Dawn (Heather Matarazzo) lives in a terrible world; she's in seventh grade and struggling to survive. Actually, it's a wonder she's still alive -- her social skills are so limited that she believes telling the pep squad "I'm not a lesbian" will make them stop chanting "lesbo, lesbo, lesbo!"
Dawn's character, a triumph of casting and costuming, is everything the movie is -- poignant and familiar. Her glasses are horrible and apparently do not help her see; she peers at everything with a geeky squint. Her clothes are worse. At one point, she wears a T-shirt with an applique chicken. (A chicken! A happy cartoon chicken that seems to be holding an accordion!)
Dawn is "Wiener Dog" and "Dog Face" at school, and not much better at home. Her parents are normal enough, as suburbanites go, but Dawn is of no interest to them. They've got a son (Matthew Faber) who's college material and doesn't make a move without wondering how it will look on his applications. And then there's their cute baby girl, Missy (Daria Kalinina). Always in pink tights and tutu, Missy spends her day hopping about on the lawn and her evening cuddled on the couch with mom and dad. Even at home, in the TV room, Dawn is an outcast.
She's not entirely alone, however. Solondz did not make a movie about an awkward gifted child and how everyone was mean to her; he was after something bigger. This is a movie about junior high. As we all know, at that age, you're nothing; you have only the vaguest idea about what you want to be (popular, whatever that is) and no good ideas about what you might become. To keep his movie from becoming another bitter dweeb memoir, Solondz introduces another lost character. Brandon McCarthy (Brendan Sexton Jr.) is not a good student, and his clothes are MTV-appropriate. Still, he's as uncertain and lonely, and as driven, as Dawn.
Brandon belongs to a clique of sorts: Jed (Telly Pontidis) and Lance (Herbie Duarte), fellow thugs who let him join in their bullying. Jed and Lance particularly enjoy calling Poindexters "faggot," and they're kind enough to let Brandon throw a few punches, too. With that support at school, and a louse for a dad, he's clearly embarked on a bad path. Nonetheless, just as his meathead buddies are drawn to torment boys because they're attracted to them, Brandon can't stop messing with Dawn.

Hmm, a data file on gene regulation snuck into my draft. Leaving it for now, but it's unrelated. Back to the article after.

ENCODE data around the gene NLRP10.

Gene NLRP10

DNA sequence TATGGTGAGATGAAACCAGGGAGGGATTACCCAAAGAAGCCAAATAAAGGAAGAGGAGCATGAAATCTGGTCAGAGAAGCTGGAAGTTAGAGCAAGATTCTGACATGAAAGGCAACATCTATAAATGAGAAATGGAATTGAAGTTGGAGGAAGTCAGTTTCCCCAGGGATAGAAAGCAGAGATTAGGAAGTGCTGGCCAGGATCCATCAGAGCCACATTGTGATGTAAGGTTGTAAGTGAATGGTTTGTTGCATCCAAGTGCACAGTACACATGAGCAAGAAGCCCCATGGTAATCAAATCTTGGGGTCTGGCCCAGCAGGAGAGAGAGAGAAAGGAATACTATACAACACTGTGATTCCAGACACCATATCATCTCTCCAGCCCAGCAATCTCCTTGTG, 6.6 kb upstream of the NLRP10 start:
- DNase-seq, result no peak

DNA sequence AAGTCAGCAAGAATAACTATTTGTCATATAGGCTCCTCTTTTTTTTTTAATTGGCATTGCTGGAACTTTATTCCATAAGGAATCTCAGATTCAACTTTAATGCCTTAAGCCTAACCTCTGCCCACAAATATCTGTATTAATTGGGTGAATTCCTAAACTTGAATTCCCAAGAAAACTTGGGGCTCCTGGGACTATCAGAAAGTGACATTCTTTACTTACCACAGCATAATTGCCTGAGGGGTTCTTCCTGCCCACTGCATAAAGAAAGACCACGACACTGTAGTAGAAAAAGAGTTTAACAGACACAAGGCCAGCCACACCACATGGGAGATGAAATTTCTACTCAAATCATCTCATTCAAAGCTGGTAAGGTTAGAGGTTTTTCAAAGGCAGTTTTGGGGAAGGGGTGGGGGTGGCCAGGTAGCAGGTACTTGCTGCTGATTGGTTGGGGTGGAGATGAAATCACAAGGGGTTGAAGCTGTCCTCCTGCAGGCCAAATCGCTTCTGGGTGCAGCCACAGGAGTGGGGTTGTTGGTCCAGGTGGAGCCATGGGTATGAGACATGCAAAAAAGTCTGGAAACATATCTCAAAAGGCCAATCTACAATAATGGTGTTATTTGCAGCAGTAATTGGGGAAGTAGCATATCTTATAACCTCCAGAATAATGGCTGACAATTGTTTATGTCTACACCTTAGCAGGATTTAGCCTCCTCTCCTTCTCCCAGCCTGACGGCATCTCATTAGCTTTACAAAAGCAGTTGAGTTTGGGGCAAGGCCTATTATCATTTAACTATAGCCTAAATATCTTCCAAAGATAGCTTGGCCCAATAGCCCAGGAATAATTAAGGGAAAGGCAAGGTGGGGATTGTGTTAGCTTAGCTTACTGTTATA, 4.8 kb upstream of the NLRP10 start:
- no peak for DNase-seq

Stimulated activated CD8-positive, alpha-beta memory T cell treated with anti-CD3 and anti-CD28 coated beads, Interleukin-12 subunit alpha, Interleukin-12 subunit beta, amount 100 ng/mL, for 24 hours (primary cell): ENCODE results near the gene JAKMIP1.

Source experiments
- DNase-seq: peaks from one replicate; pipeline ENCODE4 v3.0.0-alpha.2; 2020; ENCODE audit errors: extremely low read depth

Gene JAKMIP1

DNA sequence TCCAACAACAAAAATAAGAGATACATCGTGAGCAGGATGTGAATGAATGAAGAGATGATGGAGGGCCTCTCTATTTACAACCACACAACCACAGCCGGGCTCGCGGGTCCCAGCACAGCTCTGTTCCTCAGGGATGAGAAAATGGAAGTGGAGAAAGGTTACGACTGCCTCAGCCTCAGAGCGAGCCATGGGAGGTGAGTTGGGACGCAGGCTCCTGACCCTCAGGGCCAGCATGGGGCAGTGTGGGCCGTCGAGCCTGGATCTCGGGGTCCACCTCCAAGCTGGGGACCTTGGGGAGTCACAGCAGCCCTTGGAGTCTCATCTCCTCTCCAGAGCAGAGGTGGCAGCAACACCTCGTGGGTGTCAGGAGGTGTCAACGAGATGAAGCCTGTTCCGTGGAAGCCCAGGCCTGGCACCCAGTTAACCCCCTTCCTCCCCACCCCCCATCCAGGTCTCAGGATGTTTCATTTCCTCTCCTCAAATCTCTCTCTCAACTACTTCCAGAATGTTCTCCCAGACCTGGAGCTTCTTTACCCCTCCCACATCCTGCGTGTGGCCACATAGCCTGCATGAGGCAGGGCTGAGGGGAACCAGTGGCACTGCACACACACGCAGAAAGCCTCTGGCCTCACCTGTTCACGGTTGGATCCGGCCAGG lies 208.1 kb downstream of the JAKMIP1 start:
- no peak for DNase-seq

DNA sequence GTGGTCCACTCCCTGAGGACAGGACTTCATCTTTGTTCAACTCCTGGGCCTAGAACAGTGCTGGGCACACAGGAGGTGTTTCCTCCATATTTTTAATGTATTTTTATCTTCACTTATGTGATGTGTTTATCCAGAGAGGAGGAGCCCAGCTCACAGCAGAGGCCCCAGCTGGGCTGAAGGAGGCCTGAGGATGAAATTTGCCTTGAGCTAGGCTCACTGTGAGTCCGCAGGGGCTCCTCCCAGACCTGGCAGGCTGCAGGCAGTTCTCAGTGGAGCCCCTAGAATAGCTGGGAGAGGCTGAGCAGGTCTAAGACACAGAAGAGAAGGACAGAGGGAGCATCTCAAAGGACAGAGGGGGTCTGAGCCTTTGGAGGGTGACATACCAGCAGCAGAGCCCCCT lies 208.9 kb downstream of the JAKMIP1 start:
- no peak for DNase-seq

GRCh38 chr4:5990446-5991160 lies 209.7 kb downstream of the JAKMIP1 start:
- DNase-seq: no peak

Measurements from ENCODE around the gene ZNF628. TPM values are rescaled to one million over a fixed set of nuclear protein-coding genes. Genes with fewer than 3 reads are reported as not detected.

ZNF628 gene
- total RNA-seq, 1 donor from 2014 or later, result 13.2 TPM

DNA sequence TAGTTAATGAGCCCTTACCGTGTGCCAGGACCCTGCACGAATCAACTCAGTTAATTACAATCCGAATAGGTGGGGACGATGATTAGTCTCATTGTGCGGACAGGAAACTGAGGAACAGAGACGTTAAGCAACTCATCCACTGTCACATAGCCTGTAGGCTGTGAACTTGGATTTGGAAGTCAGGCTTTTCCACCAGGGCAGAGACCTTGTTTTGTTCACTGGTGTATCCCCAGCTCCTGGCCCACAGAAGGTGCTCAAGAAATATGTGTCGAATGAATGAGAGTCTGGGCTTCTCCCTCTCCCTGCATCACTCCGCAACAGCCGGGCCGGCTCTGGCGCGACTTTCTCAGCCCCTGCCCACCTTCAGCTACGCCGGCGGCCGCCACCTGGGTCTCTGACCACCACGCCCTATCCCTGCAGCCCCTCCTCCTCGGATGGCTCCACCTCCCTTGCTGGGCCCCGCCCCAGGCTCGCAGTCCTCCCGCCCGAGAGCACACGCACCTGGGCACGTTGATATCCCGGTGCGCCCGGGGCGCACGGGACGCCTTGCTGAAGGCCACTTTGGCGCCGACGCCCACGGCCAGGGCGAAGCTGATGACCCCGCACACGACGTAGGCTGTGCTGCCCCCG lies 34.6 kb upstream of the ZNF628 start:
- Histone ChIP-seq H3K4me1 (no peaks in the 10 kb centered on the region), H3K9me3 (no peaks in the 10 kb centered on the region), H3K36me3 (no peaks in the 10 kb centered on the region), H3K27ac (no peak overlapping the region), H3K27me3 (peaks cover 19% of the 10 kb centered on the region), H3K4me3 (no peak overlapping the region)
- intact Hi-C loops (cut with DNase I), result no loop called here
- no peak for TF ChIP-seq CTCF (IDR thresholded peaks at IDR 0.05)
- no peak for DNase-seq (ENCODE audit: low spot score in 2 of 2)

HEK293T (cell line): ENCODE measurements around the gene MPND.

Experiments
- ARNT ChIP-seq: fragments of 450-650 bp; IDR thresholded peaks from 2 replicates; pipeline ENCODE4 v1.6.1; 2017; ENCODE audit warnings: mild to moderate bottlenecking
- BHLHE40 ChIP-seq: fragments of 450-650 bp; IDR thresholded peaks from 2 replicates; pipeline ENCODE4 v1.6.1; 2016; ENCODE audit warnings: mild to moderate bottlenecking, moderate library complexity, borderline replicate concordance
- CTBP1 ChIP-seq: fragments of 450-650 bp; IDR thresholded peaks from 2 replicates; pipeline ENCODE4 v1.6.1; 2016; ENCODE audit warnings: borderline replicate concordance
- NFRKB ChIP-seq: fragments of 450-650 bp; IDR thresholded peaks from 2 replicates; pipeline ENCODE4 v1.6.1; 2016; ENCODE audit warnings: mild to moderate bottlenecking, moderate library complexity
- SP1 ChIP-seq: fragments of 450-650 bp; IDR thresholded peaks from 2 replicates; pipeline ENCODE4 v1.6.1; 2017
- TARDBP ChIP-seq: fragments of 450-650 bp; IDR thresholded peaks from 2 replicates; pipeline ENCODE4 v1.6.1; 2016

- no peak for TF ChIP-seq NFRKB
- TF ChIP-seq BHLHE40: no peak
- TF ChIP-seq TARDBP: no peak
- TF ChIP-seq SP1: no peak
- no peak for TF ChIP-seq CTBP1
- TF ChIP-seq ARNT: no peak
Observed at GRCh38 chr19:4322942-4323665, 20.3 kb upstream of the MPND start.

A scrawny, flannel-clad mess of peach fuzz and attitude, Brandon has come up with the idea that if his current girlfriend, an aggressive brat with stringy hair, demands attention, a good girl like Dawn must be "raped." Plus, he's working on being a tough guy. Never mind that he has no idea how to rape anyone; he's going to be a tough guy. His instincts for tenderness must be suppressed, especially because they're likely to be ignored. It is Solondz's genius that even after we've learned about his gentle nature, we can't help thinking the worst about Brandon. When he attempts to wrangle a pool party invitation by giving a popular girl a gift, a handful of something crudely wrapped in a paper napkin, we cringe, expecting something unspeakably foul.
That's the thing -- we at once sympathize with the characters and make the same mistakes about them that everyone else does. Solondz's film is a somber reflection on a dreadful part of growing up, and yet it's a wonderful work on many levels. The story is head and shoulders above most scripts, and Welcome to the Dollhouse uses a variety of lively tricks to present its story. Gentle humor appears here and there, and the garish, slightly unreal tone -- think Edward Scissorhands -- allows us to watch the action from a safe distance. On every level, this sincere, thoughtful film marks an impressive debut from a talented director. I can't wait to see what Todd Solondz does next.
Welcome to the Dollhouse.
Directed by Todd Solondz. With Heather Matarazzo and Brendan Sexton Jr.